By Kellie Underhill
I wish I had money! A few weeks ago when I first met Stephen McKinnon, president and founder of Canada (East) Films in Miramichi, this thought crossed my mind at least a dozen times during the hour we spoke. When I met him again last week, within the first five minutes I couldn’t keep it in any longer, I blurted out, “I wish I had money!”
Why does Stephen inspire this normally non-materialistic frugal editor and writer to suddenly start wishing for gobs of cash? Well, it’s really very simple—he’s working on a major film project that will boost the economy, bringing jobs and some pretty interesting people to my hometown, and I would love to help him make it happen.
About four months ago I started hearing rumours on the internet about a big Hollywood movie that might be shot in New Brunswick called Timekeepers. That was pretty exciting in and of itself, even though I couldn’t find out any details so I thought New Brunswick was merely the location, that the production would be driven by people from “away”.
So imagine my excitement when I learned the truth, that not only would this film be shot mostly in Miramichi, but a fellow Miramichier is the driving force behind the whole production—Stephen McKinnon!
Stephen grew up right here in Lower Newcastle. His father was a west coast boy in the air force who met and married a local girl when he was stationed here at the former base in Chatham. When cutbacks forced him out of his chosen profession as a heavy equipment operator in the Arctic Circle, Stephen followed his father’s footsteps into the military trying his hand first in communications research, before finding his niche in photography and videography. Following his retirement from the Forces he formed Canada (East) Films and began pursuing his lifelong dream of working in the film industry.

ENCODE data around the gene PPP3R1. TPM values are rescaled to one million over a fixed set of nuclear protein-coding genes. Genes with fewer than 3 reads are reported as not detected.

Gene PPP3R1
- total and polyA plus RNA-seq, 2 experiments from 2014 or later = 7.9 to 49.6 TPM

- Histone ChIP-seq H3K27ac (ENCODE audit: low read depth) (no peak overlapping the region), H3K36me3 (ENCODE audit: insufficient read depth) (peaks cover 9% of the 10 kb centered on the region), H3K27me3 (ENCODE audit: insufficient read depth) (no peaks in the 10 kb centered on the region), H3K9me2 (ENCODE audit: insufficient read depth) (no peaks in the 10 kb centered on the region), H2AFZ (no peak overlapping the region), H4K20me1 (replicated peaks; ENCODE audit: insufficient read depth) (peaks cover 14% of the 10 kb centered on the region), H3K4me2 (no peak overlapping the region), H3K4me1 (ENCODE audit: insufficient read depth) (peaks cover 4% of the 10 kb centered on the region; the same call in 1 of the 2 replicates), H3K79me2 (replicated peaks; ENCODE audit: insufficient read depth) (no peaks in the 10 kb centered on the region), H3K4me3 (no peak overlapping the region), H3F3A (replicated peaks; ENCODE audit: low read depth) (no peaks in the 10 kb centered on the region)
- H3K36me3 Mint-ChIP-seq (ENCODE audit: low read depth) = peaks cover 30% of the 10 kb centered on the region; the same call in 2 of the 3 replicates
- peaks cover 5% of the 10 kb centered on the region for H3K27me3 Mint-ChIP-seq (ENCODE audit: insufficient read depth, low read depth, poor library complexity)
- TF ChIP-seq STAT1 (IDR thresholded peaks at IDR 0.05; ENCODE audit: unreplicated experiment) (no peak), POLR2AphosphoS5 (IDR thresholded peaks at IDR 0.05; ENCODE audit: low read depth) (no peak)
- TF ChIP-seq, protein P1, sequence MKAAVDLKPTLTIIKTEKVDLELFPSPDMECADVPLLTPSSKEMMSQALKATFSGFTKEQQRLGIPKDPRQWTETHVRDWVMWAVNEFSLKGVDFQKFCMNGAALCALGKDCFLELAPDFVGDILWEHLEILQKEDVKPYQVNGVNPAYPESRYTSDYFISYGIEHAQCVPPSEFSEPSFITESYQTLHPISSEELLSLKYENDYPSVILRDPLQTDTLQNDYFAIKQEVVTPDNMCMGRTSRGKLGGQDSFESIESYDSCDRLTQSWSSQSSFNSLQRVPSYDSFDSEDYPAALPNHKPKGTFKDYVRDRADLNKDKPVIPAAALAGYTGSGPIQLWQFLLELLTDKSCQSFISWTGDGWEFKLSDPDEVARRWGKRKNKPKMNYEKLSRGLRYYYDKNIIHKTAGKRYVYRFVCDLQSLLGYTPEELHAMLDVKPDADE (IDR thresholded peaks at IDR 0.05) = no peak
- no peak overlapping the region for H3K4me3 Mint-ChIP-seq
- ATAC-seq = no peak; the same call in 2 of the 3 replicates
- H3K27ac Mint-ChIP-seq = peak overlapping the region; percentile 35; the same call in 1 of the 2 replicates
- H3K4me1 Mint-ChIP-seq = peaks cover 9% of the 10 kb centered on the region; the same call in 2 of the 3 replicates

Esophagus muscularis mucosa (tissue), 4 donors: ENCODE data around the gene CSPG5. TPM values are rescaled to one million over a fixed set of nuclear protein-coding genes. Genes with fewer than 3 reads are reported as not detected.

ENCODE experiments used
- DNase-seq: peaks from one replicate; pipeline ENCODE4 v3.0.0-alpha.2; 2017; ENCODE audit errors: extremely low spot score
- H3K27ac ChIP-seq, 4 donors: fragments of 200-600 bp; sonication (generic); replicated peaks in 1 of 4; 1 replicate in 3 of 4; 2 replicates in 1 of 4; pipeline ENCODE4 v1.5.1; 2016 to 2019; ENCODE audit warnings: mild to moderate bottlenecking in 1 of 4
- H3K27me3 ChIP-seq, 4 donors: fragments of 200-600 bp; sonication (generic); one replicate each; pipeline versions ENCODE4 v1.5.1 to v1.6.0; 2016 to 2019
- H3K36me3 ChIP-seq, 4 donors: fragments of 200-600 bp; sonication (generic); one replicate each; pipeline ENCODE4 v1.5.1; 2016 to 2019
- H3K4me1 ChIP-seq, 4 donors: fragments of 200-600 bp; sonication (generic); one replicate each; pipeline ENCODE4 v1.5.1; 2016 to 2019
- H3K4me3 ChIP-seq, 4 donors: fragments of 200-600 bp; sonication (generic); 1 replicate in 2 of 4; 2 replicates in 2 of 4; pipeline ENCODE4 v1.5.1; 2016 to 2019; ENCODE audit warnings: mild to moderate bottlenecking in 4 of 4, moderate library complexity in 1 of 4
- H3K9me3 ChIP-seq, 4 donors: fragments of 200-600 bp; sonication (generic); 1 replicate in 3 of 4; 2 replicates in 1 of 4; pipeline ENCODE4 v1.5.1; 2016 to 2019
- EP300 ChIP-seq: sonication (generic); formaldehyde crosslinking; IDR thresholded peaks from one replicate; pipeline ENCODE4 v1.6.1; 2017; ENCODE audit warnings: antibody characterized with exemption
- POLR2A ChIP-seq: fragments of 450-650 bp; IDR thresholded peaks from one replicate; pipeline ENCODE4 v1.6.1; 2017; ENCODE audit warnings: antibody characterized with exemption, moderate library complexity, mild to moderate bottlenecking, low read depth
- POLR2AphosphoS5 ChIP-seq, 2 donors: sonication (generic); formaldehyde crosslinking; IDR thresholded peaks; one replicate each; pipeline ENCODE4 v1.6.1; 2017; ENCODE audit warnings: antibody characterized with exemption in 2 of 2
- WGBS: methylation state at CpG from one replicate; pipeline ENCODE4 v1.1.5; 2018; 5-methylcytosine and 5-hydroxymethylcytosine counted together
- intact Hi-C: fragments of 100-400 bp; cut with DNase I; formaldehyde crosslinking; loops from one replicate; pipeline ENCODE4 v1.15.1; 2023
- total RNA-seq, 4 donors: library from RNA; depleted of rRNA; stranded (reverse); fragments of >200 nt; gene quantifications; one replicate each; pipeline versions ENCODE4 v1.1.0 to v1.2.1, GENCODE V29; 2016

Known for always being a bit of a comedian while growing up, writing down ideas and scenes came naturally. But he’s quick to point out that he doesn’t think of himself as being a writer. He’s a storyteller, a guy with a lot of creative ideas. This despite the fact that Stephen wrote the novel Timekeepers on which the film is based. He always knew he wanted to turn the story into a film but he never gave a thought to writing the screenplay himself. Instead he wanted to hire the very best screenwriter he could find to bring his characters and story to life, someone he didn’t know on a personal level, someone who would be brutally honest and totally objective.